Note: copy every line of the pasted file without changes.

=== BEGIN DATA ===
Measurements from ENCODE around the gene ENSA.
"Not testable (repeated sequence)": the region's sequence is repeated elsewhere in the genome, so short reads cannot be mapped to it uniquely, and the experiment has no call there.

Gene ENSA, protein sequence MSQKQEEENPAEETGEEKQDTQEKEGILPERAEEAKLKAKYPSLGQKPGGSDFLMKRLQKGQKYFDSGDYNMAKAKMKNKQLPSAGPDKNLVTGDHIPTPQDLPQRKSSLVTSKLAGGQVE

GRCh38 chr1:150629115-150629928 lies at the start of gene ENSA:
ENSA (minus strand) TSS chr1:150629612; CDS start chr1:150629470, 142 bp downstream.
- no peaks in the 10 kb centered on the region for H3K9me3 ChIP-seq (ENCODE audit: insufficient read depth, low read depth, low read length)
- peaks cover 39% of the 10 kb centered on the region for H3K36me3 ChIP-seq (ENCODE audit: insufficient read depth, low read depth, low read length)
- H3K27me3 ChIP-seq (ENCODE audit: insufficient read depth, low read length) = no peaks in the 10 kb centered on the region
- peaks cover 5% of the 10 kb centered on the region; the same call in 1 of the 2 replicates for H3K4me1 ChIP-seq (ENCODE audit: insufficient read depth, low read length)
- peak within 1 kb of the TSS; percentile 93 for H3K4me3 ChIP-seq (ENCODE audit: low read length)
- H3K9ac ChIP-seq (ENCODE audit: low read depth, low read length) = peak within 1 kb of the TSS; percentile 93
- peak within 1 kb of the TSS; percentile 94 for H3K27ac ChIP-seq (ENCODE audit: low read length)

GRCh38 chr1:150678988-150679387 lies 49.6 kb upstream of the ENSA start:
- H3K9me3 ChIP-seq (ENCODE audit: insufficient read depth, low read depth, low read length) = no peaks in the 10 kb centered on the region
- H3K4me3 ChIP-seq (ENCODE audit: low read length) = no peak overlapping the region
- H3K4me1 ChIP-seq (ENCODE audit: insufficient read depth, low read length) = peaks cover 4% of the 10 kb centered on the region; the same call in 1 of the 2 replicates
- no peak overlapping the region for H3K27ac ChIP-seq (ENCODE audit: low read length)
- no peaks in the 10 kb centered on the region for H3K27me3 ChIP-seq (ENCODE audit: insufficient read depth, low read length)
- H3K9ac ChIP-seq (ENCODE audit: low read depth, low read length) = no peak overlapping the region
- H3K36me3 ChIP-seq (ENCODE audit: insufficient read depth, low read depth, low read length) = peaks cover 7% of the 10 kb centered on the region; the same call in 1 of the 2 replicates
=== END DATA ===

Measurements from ENCODE around the gene ENSA.
"Not testable (repeated sequence)": the region's sequence is repeated elsewhere in the genome, so short reads cannot be mapped to it uniquely, and the experiment has no call there.

Gene ENSA, protein sequence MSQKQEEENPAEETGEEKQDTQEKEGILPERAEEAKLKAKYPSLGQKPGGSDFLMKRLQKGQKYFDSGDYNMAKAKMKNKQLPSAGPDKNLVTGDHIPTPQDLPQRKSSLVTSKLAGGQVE

GRCh38 chr1:150629115-150629928 lies at the start of gene ENSA:
ENSA (minus strand) TSS chr1:150629612; CDS start chr1:150629470, 142 bp downstream.
- no peaks in the 10 kb centered on the region for H3K9me3 ChIP-seq (ENCODE audit: insufficient read depth, low read depth, low read length)
- peaks cover 39% of the 10 kb centered on the region for H3K36me3 ChIP-seq (ENCODE audit: insufficient read depth, low read depth, low read length)
- H3K27me3 ChIP-seq (ENCODE audit: insufficient read depth, low read length) = no peaks in the 10 kb centered on the region
- peaks cover 5% of the 10 kb centered on the region; the same call in 1 of the 2 replicates for H3K4me1 ChIP-seq (ENCODE audit: insufficient read depth, low read length)
- peak within 1 kb of the TSS; percentile 93 for H3K4me3 ChIP-seq (ENCODE audit: low read length)
- H3K9ac ChIP-seq (ENCODE audit: low read depth, low read length) = peak within 1 kb of the TSS; percentile 93
- peak within 1 kb of the TSS; percentile 94 for H3K27ac ChIP-seq (ENCODE audit: low read length)

GRCh38 chr1:150678988-150679387 lies 49.6 kb upstream of the ENSA start:
- H3K9me3 ChIP-seq (ENCODE audit: insufficient read depth, low read depth, low read length) = no peaks in the 10 kb centered on the region
- H3K4me3 ChIP-seq (ENCODE audit: low read length) = no peak overlapping the region
- H3K4me1 ChIP-seq (ENCODE audit: insufficient read depth, low read length) = peaks cover 4% of the 10 kb centered on the region; the same call in 1 of the 2 replicates
- no peak overlapping the region for H3K27ac ChIP-seq (ENCODE audit: low read length)
- no peaks in the 10 kb centered on the region for H3K27me3 ChIP-seq (ENCODE audit: insufficient read depth, low read length)
- H3K9ac ChIP-seq (ENCODE audit: low read depth, low read length) = no peak overlapping the region
- H3K36me3 ChIP-seq (ENCODE audit: insufficient read depth, low read depth, low read length) = peaks cover 7% of the 10 kb centered on the region; the same call in 1 of the 2 replicates